O'Dea Underdog ad

Colorado Republican U.S. Senate nominee Joe O'Dea, right, is pictured with family members in a biographical TV ad to be released by his campaign on Saturday. O'Dea is challenging Democratic U.S. Sen. Michael Bennet.

Republican U.S. Senate nominee Joe O'Dea hits Colorado airwaves with new TV ads this weekend, including a spot narrated by his wife that describes the construction company owner as a lifelong underdog more concerned about the country than his political party.

O'Dea is challenging Democratic U.S. Sen. Michael Bennet, who is seeking a third full term.

"My husband Joe's been an underdog his whole life," says Celeste O'Dea in the 30-second spot, which starts airing Saturday on Denver broadcast stations and statewide on cable channels.

August 26, 2022

"Adopted at birth. Union carpenter. Left college early. Started a construction company from our basement. Joe's a fighter, always has been," she says. "He cares about the country, not a political party. When Joe O'Dea says he's American before he's a Republican, he means it. When Joe says he will fight for the underdogs trying to get ahead, he will, because he is one."

In a statement to Colorado Politics, O'Dea characterized his wife as his "rock" and said they're "in this race together."

Said O'Dea: "I'm running to be a voice for working Americans, for the underdogs out there. I know Bennet has the money, but I never do anything halfway, and I like being the underdog."

A spokesman for Bennet's campaign said O'Dea's message rejecting partisanship doesn't hold water.

"O’Dea continues to contradict himself, but he isn’t fooling anyone," Bennet campaign manager Justin Lamorte told Colorado Politics in a text message. "O’Dea said he would put Trump before Colorado and vote for him again in 2024, vote for a nationwide abortion ban, and vote against the law to lower prescription drug costs and energy costs for working people."

O'Dea also is launching a Spanish-language ad that repeats many of biographical points made in the other ad calls the first-time candidate "the voice for working people."

In Spanish, the ad's narrator says O'Dea will support the police and rid the stress of crime, bring down inflation and gas prices, secure the border and protect Dreamers, a phrase describing undocumented children of immigrants who were brought to the United States at a young age.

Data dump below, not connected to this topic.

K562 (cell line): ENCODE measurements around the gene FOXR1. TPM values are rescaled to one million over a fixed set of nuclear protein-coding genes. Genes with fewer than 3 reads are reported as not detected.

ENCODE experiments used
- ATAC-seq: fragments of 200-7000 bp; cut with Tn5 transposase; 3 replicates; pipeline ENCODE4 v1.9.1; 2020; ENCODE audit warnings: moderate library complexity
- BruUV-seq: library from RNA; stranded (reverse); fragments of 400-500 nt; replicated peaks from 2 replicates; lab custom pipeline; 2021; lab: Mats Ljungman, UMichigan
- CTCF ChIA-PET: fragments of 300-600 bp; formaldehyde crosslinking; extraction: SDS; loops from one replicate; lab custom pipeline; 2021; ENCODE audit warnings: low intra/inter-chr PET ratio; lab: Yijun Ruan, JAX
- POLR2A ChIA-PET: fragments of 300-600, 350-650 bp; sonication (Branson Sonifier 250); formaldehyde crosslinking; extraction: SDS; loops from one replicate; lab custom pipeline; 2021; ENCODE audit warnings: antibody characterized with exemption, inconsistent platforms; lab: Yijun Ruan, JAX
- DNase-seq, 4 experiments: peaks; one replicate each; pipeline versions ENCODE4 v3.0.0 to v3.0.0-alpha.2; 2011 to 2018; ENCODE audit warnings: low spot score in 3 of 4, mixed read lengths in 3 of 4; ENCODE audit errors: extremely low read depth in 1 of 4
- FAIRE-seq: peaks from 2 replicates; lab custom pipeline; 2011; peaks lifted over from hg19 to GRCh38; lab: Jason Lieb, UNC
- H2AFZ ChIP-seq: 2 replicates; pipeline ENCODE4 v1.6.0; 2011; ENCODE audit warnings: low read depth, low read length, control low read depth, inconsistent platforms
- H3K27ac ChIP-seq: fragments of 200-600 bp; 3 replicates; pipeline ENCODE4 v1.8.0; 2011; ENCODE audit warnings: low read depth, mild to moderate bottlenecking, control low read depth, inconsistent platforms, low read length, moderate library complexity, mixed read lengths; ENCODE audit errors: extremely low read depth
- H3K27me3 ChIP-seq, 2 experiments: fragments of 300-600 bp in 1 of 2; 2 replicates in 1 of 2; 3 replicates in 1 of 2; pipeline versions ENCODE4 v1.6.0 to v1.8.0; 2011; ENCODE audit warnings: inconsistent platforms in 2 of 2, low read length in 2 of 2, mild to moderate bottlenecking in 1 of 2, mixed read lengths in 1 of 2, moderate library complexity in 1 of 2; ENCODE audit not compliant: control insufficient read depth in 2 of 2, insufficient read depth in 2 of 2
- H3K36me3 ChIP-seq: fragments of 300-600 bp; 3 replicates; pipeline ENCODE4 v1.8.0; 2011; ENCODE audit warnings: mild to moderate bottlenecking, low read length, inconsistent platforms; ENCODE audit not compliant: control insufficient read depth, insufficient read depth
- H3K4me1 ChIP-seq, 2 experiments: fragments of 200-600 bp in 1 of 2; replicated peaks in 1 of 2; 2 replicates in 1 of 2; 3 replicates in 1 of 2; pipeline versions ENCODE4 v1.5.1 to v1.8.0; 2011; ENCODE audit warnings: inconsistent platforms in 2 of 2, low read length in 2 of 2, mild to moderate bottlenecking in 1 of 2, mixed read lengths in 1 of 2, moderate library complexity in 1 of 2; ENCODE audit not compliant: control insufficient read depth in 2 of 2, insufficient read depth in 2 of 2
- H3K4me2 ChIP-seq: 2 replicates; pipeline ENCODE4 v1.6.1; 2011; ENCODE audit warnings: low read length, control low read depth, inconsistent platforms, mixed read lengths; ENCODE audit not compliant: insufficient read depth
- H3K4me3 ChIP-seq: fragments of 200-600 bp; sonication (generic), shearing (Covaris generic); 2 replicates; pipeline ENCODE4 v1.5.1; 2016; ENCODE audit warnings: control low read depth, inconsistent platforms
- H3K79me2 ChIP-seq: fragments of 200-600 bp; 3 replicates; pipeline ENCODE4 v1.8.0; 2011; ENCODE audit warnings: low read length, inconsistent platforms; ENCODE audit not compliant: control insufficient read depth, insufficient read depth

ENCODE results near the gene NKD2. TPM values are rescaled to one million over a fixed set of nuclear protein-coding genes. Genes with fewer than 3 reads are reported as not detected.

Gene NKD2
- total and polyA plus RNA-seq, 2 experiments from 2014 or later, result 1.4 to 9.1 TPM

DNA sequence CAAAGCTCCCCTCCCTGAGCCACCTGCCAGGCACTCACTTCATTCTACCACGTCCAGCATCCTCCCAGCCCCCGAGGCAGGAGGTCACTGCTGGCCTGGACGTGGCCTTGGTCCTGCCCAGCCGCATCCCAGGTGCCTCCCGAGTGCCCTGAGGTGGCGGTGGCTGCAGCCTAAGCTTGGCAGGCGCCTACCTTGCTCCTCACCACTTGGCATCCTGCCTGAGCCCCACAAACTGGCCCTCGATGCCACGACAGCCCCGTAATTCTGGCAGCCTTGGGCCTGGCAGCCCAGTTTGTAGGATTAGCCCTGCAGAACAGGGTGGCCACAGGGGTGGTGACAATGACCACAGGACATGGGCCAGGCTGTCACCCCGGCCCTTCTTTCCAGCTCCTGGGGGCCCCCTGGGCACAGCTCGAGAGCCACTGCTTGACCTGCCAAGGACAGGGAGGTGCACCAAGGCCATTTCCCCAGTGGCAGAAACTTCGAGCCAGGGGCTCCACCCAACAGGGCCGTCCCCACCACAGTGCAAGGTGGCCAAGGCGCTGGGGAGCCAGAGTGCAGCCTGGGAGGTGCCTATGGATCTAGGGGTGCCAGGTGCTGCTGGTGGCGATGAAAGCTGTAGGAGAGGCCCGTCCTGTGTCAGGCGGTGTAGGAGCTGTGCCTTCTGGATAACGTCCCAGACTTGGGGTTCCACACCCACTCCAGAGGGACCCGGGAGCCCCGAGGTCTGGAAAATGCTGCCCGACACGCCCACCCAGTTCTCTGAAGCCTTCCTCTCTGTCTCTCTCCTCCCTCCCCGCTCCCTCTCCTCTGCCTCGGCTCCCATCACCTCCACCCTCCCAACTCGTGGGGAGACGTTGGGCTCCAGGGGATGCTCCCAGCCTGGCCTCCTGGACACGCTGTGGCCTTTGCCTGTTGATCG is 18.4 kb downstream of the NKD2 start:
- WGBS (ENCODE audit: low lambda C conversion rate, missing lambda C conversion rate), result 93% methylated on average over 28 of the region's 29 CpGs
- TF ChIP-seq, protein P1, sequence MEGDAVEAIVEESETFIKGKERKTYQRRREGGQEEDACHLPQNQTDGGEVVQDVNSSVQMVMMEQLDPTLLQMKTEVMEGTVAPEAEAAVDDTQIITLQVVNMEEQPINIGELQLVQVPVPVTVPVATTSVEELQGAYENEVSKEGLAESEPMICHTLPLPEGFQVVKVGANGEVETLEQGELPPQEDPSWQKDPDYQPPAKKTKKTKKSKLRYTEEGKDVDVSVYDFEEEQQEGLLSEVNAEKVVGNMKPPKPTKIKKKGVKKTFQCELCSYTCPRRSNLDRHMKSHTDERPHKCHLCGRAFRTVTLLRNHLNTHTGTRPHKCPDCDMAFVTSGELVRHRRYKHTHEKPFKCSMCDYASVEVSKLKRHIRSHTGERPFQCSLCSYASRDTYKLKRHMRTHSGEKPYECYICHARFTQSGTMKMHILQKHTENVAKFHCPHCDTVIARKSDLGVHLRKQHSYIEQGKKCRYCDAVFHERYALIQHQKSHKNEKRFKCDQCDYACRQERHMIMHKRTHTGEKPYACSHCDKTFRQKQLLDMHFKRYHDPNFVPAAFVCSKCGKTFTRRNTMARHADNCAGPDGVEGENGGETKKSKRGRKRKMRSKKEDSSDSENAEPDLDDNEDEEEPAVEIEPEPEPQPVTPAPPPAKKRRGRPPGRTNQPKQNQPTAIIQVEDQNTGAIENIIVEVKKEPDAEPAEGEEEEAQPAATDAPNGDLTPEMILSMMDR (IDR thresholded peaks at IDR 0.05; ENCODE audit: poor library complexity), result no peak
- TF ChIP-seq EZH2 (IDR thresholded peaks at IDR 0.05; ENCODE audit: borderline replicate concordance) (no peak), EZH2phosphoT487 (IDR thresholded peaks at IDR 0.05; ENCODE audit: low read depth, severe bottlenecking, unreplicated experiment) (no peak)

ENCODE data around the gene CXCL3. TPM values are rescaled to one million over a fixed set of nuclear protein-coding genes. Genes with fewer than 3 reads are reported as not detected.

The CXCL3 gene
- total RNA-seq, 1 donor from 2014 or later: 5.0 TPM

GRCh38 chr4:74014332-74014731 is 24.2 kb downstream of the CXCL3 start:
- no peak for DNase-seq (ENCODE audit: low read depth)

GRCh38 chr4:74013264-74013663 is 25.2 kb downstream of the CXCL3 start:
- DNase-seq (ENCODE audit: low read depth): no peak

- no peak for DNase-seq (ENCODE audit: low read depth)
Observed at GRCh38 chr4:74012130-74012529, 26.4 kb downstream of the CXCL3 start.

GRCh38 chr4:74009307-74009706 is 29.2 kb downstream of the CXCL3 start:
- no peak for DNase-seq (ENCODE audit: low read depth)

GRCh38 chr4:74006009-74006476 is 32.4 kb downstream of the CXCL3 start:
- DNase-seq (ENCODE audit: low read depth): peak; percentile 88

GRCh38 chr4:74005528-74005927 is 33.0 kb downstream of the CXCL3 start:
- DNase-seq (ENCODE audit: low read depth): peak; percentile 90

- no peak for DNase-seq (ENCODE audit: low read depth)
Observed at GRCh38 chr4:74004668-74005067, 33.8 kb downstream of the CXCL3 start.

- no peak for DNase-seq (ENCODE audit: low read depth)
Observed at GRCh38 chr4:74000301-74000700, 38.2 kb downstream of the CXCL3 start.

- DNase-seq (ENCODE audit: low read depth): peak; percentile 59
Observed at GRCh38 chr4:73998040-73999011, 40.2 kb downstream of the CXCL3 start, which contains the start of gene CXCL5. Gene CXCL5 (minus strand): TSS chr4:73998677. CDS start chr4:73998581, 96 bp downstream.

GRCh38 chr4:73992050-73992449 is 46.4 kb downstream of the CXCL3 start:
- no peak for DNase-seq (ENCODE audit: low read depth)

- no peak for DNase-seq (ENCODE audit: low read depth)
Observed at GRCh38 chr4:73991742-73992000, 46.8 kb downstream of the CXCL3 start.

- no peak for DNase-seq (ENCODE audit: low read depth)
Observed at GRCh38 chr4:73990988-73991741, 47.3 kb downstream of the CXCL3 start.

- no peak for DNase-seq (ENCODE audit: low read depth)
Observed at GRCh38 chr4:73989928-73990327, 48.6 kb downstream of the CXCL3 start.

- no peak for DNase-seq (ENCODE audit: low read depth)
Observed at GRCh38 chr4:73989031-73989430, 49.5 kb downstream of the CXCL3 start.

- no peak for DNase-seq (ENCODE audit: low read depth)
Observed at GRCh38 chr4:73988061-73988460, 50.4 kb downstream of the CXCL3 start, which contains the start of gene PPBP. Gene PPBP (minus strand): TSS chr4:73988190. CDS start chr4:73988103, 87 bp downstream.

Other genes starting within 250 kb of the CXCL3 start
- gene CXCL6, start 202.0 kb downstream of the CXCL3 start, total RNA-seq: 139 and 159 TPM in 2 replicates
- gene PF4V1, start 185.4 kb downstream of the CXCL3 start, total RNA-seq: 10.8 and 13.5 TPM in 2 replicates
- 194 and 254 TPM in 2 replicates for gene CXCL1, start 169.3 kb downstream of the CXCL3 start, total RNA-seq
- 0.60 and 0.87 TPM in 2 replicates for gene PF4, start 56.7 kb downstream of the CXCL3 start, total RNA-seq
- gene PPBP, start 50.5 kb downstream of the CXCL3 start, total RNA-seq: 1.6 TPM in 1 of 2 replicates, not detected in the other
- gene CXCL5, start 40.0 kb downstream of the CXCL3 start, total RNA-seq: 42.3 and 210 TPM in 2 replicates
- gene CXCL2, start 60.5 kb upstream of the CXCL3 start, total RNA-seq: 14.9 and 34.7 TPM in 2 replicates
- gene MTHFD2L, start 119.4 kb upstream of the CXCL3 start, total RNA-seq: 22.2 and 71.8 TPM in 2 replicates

The 30-second ad started running on Friday on Spanish-language stations, O'Dea's campaign said.

“We were able to live our American Dream, and we want future generations to be able to have the same opportunities that we had," the O'Deas said in a joint statement released by his campaign.

"For decades we've gotten to work with first- and second-generation Hispanic or Latino immigrants who are planting their roots here in Colorado and also want to leave a better future for their kids and grandkids. This is the American story, and we want to keep it going." 

O'Dea is spending nearly $600,000 to air the ads through September, roughly equal to the amount he has spent on TV, digital and text messages in August, his campaign said.

Compared to Bennet, the Republican is the clear underdog when it comes to media saturation, according to figures released by the Democrat's campaign, which has spent just over $1.9 million on a series of TV ads since mid-July.

So far, outside groups aren't spending heavily in the Colorado race, which is rated "lean Democrat" or "likely Democrat" by national election forecasters.

Earlier this month, the National Republican Senatorial Committee dropped $250,000 on an ad linking Bennet with President Joe Biden. A super-PAC mostly funded by wealthy Coloradans has spent $150,000 this month on an ad boosting O'Dea.

Mail ballots start to go out to most Colorado voters in just over seven weeks. Election Day is Nov. 8.

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